Intel accelerates virtual-desktop plans

Vanderpool--no, it's not the love child of Gloria Vanderbilt and Whirlpool, but rather a technology that lets a single PC act like two.

Intel will begin to implement technology that will let a user run two operating systems on the same PC this year, an acceleration of the timetable that better matches its chip plans.

Vanderpool essentially divides the resources inside a single PC or server so that it can function like two or more independent machines. Virtualization technology like this is already common in the server market, and Intel had plans to bring it to its Itanium chip this year.

Initially, Vanderpool wasn't slated to come to desktops until 2006. Now, it will come out in desktop chipsets and processors in 2005. The company also released a preliminary specification on Thursday.

Intel will also release dual-core processors later this year. Vanderpool dovetails with these types of chips. Dual-core processors are made to perform two separate functions at once: Virtualization software can help balance the computing needs of each processing core with the software and other hardware inside the box.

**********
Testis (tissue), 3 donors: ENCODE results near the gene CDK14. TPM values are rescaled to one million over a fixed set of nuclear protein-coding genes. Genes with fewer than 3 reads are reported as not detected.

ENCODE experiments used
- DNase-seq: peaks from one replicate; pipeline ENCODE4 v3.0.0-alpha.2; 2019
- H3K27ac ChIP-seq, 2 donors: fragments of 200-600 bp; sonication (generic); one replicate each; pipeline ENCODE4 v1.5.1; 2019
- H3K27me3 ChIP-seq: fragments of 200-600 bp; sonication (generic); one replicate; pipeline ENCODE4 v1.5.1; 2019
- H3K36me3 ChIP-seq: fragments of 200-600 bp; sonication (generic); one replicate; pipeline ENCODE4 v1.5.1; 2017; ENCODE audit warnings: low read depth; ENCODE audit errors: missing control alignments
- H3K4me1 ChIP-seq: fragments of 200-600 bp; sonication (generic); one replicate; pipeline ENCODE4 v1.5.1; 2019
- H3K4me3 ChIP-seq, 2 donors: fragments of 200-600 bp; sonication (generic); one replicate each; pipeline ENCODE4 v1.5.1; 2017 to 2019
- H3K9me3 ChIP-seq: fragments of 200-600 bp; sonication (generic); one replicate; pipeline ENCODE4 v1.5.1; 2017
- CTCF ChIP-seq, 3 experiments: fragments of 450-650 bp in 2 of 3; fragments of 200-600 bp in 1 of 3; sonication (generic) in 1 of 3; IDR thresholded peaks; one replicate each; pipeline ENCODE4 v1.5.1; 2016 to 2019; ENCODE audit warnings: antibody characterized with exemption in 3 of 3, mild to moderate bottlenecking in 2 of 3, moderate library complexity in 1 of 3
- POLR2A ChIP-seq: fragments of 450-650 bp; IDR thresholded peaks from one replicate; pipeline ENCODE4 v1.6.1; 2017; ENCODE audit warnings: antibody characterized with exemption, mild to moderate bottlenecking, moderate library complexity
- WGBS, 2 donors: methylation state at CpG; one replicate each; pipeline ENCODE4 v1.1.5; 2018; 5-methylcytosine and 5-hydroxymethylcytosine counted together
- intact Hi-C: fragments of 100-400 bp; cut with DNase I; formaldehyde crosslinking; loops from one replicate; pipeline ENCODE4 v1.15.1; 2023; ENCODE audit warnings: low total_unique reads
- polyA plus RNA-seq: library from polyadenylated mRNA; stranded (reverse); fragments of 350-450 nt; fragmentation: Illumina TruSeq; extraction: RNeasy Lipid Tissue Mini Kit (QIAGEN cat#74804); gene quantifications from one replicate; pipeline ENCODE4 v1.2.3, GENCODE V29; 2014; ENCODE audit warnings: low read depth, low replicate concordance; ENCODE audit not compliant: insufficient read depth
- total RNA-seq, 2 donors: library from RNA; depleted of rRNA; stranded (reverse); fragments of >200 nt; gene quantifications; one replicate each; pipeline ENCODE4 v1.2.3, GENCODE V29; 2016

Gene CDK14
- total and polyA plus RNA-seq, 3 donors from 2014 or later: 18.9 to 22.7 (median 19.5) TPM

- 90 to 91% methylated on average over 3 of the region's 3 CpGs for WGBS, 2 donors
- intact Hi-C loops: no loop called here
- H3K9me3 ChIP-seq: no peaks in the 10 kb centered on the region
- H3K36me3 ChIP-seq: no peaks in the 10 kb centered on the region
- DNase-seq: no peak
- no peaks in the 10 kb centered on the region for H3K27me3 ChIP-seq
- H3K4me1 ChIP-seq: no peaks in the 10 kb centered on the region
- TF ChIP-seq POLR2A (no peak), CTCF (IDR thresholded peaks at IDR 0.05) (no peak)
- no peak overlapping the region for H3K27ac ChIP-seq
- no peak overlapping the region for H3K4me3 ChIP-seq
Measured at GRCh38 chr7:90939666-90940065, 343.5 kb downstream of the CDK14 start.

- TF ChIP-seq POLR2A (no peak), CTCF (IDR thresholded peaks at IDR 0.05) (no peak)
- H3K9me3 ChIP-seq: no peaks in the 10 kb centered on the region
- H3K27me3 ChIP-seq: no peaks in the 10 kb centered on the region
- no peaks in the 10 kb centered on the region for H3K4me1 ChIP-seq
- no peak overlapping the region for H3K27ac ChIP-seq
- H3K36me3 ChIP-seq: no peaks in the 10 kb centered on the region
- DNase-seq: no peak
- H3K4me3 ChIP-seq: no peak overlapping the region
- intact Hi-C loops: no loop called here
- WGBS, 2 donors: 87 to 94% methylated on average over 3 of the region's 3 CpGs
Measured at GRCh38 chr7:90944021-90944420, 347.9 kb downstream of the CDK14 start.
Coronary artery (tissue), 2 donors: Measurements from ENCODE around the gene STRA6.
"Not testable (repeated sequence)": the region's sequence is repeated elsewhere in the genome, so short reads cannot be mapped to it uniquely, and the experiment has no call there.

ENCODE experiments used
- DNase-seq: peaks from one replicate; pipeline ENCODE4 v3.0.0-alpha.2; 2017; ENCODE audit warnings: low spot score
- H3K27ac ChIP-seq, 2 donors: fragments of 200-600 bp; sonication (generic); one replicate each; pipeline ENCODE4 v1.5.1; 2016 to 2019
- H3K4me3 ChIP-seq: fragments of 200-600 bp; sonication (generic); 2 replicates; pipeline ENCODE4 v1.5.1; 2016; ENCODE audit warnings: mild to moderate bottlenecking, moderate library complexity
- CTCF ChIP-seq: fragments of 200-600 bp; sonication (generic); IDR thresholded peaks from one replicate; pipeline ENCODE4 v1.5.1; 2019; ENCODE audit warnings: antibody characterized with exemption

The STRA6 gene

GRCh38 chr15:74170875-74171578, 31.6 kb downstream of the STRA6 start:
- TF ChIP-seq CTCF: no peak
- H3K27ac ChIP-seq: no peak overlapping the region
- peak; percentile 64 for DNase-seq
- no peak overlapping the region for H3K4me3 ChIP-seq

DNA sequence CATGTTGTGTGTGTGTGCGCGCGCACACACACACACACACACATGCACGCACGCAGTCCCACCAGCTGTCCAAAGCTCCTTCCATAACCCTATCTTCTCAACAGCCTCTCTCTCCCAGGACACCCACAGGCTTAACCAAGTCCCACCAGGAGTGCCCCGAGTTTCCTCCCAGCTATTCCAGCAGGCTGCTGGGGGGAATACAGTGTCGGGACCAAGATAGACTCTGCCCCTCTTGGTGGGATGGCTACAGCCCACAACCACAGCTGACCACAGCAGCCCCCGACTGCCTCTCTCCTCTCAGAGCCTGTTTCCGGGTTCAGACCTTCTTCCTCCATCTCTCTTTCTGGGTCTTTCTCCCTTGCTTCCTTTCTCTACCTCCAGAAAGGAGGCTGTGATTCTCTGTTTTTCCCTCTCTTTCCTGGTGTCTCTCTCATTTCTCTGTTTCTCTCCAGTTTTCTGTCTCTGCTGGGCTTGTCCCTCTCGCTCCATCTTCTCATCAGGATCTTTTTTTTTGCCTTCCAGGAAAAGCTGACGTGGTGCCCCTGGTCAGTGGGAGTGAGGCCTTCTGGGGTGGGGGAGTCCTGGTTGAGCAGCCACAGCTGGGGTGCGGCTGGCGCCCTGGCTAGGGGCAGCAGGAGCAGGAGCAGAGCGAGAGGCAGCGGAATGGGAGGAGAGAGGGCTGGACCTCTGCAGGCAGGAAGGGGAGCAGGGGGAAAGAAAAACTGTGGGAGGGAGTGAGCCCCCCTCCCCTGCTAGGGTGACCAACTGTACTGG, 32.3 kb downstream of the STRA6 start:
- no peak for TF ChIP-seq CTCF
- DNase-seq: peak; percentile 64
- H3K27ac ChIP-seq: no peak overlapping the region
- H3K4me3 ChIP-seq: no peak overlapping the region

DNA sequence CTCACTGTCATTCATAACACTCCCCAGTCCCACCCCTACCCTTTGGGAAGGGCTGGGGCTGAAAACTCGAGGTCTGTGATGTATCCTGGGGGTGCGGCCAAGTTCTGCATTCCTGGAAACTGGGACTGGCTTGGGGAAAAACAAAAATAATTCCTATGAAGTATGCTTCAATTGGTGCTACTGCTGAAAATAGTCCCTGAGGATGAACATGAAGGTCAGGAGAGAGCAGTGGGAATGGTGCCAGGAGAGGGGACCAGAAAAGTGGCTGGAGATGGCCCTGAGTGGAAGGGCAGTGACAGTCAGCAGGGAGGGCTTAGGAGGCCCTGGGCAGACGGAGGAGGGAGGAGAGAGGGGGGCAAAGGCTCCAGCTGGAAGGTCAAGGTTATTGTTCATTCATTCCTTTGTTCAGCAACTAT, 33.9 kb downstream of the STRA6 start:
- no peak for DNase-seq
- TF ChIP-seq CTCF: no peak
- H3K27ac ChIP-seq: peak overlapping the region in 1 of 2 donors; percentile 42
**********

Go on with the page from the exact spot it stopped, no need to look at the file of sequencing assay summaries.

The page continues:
Vanderpool is part of a family of enhancements Intel has been adding to its chips to improve overall computing performance or versatility without necessarily increasing power consumption.

Hyperthreading , the first in the series of improvements, allows a chip to handle multiple functions at once. Another coming in the near future, called Active Management Technology, or AMT, will enable an administrator to shut down a PC remotely if it is spitting out viruses.

About the author

    Michael Kanellos is editor at large at CNET, where he covers hardware, research and development, start-ups and the tech industry overseas.


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